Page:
Xarelto is a cost-effective alternative to the current standard of care in patients undergoing total hip and total knee replacementGeschreven op 17.07.2009
Cost-Effectiveness Data Presented at ISTH Confirm Clinical and Economic Value of Xarelto®
July 15, 2009 - The economic value attributable to the novel oral anticoagulant, Xarelto® (rivaroxaban), taken as one tablet, once-daily for the prevention of venous thromboembolism (VTE) was highlighted in various abstracts presented at the XXII Congress of the International Society on Thrombosis and Haemostasis (ISTH) in Boston, USA.1,2 Analyses based upon an economic model demonstrated that giving Xarelto following elective total hip (THR) or knee replacement surgery (TKR) achieves better patient outcomes at a lower overall cost than enoxaparin. This further strengthens the growing body of evidence for Xarelto, an oral, direct Factor Xa inhibitor, licensed for the prevention of VTE in adult patients undergoing elective THR or TKR surgery. Xarelto has been approved in more than 50 countries worldwide since the first approval was granted in September 2008.
"The cost of treating patients who suffer complications associated with VTE following surgical procedures can be high - especially if a period of re-hospitalization is required," said Frank Misselwitz, MD, Vice President of Global Clinical Development and Head of the Therapeutic Area Cardiovascular and Coagulation at Bayer Schering Pharma AG. "These data demonstrate that Xarelto provides superior health outcomes for the patient and can result in cost savings for healthcare systems."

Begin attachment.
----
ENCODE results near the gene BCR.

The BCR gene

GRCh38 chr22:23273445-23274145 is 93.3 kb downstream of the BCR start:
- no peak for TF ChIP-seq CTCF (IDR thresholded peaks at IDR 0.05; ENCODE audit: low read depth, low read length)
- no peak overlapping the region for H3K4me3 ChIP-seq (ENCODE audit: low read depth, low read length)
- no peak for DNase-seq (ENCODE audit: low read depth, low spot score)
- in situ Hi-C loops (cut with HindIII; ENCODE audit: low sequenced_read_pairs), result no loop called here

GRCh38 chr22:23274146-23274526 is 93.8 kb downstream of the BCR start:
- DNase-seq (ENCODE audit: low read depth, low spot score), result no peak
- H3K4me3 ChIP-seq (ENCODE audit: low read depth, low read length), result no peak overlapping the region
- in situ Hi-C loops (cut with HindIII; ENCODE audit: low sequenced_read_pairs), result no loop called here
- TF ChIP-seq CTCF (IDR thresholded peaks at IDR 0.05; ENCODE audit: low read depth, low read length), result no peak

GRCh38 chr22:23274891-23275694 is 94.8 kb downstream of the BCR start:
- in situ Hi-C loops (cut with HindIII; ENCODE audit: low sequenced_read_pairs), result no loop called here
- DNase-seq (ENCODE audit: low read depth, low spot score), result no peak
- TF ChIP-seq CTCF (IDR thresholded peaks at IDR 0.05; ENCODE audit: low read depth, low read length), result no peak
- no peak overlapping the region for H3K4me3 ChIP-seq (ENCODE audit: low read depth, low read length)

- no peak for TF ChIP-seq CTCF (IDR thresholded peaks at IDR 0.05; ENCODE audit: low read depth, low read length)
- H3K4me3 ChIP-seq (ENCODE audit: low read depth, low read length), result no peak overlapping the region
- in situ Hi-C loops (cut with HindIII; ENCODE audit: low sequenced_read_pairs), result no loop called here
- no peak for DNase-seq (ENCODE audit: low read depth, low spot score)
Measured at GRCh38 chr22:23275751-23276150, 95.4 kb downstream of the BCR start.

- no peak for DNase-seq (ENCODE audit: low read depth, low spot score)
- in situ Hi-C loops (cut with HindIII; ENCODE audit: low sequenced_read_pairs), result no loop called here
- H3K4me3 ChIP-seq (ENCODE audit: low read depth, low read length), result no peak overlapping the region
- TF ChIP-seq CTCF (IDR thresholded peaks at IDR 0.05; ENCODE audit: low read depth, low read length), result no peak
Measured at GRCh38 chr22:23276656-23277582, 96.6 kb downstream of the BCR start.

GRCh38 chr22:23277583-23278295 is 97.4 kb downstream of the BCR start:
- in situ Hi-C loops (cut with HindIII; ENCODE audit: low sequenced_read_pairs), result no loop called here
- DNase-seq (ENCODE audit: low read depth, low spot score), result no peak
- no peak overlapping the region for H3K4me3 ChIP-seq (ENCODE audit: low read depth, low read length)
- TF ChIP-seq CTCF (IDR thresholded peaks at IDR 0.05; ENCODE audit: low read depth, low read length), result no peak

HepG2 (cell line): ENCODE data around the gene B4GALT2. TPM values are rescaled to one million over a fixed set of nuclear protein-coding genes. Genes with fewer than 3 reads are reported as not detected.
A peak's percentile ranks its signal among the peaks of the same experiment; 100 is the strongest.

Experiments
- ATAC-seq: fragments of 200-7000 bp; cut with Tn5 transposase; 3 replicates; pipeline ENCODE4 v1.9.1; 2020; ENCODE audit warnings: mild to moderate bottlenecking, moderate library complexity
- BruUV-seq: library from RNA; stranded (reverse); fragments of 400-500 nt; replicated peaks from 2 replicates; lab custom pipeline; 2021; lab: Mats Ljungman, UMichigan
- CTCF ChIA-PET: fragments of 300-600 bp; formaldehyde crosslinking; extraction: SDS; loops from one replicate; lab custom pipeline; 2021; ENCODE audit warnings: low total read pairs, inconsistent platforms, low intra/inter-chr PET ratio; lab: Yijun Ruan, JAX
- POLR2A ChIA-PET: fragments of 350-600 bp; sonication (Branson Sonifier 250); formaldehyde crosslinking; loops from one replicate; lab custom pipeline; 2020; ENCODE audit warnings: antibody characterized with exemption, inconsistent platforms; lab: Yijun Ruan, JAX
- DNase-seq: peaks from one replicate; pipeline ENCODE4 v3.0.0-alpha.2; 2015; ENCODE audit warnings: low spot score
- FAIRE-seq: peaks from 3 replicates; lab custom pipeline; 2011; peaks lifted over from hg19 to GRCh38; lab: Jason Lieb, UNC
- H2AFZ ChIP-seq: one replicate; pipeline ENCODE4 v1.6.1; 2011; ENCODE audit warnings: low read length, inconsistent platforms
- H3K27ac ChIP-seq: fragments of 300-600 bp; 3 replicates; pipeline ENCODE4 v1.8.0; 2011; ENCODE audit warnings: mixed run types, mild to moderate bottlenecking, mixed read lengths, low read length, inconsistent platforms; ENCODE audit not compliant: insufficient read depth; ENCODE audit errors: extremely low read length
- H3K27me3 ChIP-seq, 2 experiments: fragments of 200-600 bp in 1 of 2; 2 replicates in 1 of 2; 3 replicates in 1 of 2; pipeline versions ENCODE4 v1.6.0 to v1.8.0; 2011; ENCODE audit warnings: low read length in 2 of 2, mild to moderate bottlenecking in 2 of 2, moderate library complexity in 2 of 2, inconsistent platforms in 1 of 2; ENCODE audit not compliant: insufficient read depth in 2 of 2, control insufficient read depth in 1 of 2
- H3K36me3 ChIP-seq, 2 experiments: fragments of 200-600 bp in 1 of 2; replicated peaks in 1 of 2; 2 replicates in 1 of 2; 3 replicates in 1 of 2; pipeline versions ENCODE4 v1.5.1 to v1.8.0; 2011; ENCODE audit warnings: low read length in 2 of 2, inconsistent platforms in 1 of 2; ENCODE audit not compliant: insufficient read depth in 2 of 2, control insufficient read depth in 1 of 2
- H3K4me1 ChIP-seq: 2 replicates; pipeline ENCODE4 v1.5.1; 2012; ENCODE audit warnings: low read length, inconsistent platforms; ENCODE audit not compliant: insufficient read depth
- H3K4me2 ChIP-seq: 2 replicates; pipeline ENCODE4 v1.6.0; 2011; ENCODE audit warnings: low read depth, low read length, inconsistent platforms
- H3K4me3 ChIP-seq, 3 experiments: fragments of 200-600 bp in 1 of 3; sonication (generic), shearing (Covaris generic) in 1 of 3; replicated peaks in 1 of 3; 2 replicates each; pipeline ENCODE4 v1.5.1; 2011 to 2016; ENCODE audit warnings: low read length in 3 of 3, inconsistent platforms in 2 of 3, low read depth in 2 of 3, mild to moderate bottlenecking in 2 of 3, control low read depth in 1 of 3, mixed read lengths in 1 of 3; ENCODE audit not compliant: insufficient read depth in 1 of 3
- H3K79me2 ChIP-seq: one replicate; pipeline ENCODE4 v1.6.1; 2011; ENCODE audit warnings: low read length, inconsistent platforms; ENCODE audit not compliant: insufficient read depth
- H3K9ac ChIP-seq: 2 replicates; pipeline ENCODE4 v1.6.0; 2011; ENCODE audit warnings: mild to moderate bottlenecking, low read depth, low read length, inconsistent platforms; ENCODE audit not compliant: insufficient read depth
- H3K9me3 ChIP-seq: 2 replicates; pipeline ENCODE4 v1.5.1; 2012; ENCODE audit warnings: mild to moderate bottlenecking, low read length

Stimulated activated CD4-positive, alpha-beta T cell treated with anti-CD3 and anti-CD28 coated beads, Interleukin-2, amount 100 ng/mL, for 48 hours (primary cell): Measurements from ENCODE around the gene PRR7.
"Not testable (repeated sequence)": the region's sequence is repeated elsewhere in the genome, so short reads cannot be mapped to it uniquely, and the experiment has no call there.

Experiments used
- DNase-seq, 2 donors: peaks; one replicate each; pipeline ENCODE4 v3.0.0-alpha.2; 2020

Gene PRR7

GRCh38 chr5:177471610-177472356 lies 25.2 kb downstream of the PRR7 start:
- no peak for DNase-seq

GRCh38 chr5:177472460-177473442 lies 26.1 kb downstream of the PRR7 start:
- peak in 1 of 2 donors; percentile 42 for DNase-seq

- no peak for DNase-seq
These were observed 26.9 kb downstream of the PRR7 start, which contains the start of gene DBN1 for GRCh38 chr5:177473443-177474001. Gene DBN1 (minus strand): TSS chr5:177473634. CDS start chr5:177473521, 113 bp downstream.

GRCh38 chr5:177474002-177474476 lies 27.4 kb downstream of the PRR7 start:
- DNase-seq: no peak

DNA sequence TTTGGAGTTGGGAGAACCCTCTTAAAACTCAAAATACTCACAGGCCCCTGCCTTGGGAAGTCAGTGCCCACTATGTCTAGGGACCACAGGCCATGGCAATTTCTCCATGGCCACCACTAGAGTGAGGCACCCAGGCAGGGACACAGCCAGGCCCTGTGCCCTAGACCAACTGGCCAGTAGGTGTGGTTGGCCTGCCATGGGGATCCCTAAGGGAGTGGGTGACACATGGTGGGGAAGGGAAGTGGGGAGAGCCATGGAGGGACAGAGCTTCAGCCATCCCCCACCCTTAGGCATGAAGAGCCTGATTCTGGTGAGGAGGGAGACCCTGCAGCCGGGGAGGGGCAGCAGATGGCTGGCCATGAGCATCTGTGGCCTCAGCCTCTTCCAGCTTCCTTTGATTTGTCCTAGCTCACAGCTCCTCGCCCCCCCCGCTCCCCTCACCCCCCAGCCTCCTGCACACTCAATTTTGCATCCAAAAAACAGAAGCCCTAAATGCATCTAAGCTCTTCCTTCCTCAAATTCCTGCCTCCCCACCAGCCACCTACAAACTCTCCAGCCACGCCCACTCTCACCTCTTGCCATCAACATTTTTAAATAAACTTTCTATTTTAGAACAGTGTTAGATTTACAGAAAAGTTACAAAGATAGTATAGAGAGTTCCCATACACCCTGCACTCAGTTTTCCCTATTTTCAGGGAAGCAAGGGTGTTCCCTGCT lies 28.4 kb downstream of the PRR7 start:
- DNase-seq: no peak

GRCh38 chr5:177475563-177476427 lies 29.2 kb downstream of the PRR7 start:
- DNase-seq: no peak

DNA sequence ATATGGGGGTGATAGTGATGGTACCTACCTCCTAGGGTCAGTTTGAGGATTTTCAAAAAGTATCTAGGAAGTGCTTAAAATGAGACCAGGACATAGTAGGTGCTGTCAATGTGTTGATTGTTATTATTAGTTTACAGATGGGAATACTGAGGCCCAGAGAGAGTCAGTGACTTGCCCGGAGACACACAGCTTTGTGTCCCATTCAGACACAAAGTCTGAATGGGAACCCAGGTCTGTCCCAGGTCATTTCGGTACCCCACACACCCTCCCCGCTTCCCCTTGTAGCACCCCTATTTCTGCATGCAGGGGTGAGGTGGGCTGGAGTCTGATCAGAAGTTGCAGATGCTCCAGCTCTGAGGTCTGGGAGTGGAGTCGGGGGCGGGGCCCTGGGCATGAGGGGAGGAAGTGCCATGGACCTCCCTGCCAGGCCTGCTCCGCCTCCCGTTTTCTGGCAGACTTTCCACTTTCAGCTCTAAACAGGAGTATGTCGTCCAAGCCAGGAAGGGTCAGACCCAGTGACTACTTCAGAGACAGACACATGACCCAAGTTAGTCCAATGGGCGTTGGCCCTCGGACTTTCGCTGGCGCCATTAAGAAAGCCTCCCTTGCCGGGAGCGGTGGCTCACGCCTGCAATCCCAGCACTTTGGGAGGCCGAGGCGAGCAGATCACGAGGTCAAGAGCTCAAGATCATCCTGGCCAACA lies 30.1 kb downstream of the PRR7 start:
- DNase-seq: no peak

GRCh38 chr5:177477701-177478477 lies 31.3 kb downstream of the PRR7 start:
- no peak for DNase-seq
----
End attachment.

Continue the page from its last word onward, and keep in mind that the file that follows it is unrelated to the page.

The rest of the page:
Two economic analyses, based upon an economic model, presented at ISTH compared Xarelto with subcutaneous enoxaparin for VTE prevention after THR or TKR. These analyses found Xarelto to provide patients with improved health outcomes at a lower overall cost.1,2
"These health economic studies confirm that Xarelto has the potential to save costs for healthcare providers and payers, which is particularly important at a time when the reimbursement costs of innovative new treatments are under intense scrutiny, on a global scale." said Dr. Phil Wells, Professor and Chief Department of Medicine, Division of Hematology and Clinical Epidemiology, Ottawa Health Research Institute/University of Ottawa, Canada.
The first economic analysis investigated the cost-effectiveness of Xarelto versus enoxaparin in the United Kingdom (UK) and Sweden over a five-year period.1 The model assessed data from the Phase III RECORD Program:3,4,5,6; RECORD1 was the base case in THR3 and the RECORD3 data were used for the TKR base case5. Recurrent VTE and post-thrombotic syndrome were included based upon values from published literature. Costs were obtained from published sources in each country and outcomes were expressed according to quality-adjusted life years (QALYs), a measure of disease burden including both the quality and the quantity of life lived.
When equal durations of Xarelto and enoxaparin were compared in THR, Xarelto showed per-patient savings over five years of approximately €124 in the UK and €4 in Sweden.1 Xarelto patients also showed clear improvements in health outcomes, as measured by QALYs. In TKR, Xarelto achieved improved outcomes and per-patient savings over five years of approximately €145 in the UK and €81 in Sweden.1